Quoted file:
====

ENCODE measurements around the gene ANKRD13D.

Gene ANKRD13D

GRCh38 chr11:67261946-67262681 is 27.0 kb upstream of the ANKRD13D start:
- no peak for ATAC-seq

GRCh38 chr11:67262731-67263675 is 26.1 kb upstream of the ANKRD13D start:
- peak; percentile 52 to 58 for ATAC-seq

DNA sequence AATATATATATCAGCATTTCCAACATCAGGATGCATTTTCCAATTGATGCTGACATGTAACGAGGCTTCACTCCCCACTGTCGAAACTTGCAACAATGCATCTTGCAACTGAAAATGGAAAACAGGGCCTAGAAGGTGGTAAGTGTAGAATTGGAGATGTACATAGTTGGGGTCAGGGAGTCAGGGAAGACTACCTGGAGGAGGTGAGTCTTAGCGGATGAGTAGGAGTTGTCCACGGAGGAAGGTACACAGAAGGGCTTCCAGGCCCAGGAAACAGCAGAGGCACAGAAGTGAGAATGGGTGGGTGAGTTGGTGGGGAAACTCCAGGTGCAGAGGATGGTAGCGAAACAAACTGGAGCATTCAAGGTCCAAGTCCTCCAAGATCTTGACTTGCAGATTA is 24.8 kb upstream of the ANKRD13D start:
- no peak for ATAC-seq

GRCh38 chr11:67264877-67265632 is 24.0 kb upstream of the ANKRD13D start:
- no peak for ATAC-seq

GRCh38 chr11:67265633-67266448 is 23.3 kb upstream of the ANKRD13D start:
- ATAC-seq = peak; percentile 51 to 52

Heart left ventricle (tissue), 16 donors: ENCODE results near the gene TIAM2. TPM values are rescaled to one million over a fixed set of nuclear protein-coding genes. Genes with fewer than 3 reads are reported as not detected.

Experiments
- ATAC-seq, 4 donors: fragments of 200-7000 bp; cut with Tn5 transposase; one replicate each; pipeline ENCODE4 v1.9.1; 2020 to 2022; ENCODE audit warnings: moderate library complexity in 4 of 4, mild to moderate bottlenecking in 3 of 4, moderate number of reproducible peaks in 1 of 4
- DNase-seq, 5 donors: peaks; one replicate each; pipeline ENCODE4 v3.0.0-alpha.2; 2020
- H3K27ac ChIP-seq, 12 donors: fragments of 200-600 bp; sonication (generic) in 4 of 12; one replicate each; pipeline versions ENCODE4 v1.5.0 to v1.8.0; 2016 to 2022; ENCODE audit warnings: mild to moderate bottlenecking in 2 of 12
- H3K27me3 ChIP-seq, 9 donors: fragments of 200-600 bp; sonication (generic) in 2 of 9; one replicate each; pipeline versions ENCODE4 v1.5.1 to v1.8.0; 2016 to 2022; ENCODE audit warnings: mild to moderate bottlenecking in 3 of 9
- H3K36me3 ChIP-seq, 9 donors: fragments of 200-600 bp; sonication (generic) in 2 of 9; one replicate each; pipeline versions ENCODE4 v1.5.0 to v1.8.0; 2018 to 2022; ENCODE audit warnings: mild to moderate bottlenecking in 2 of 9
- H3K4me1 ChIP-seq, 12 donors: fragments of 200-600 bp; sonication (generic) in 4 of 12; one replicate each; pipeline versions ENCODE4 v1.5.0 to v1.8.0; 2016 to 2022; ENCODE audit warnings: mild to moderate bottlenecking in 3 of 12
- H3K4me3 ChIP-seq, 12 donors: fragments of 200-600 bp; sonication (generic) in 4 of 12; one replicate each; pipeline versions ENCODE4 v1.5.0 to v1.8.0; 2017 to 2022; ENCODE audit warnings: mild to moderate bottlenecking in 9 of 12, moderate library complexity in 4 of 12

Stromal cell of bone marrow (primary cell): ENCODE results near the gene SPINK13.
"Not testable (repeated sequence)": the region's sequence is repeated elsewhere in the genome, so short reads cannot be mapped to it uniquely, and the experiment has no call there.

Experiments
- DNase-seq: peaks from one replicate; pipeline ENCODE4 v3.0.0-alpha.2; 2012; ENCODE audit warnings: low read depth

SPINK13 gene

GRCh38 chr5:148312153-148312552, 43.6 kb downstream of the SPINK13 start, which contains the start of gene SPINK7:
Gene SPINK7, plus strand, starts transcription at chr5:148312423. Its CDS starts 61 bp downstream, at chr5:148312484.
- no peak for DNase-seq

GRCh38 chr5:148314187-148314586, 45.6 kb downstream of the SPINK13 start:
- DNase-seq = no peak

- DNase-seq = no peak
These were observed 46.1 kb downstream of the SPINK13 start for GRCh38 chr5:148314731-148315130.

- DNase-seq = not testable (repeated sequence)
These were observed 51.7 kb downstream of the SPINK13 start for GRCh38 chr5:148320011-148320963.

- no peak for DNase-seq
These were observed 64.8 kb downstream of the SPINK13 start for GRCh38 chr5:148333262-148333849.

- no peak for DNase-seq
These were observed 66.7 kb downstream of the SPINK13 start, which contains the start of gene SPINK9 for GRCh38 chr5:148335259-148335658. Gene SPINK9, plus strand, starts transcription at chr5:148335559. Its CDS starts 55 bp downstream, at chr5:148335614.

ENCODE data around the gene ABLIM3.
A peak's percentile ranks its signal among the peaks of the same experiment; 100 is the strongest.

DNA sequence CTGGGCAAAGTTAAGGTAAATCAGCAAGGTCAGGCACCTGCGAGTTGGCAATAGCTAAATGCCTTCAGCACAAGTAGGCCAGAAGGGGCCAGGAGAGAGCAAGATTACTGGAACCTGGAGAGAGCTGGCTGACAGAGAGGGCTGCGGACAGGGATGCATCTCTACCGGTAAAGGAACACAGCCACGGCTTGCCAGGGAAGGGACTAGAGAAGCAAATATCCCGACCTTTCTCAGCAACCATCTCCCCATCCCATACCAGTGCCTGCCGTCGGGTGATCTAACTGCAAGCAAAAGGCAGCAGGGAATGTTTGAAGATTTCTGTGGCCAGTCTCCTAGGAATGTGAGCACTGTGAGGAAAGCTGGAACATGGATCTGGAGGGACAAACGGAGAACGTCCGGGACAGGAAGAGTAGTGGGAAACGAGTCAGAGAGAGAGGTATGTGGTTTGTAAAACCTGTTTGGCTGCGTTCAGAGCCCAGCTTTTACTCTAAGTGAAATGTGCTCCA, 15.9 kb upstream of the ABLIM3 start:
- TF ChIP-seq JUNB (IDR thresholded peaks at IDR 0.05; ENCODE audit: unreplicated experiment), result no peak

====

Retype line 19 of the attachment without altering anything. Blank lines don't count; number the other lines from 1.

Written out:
- H3K36me3 ChIP-seq, 9 donors: fragments of 200-600 bp; sonication (generic) in 2 of 9; one replicate each; pipeline versions ENCODE4 v1.5.0 to v1.8.0; 2018 to 2022; ENCODE audit warnings: mild to moderate bottlenecking in 2 of 9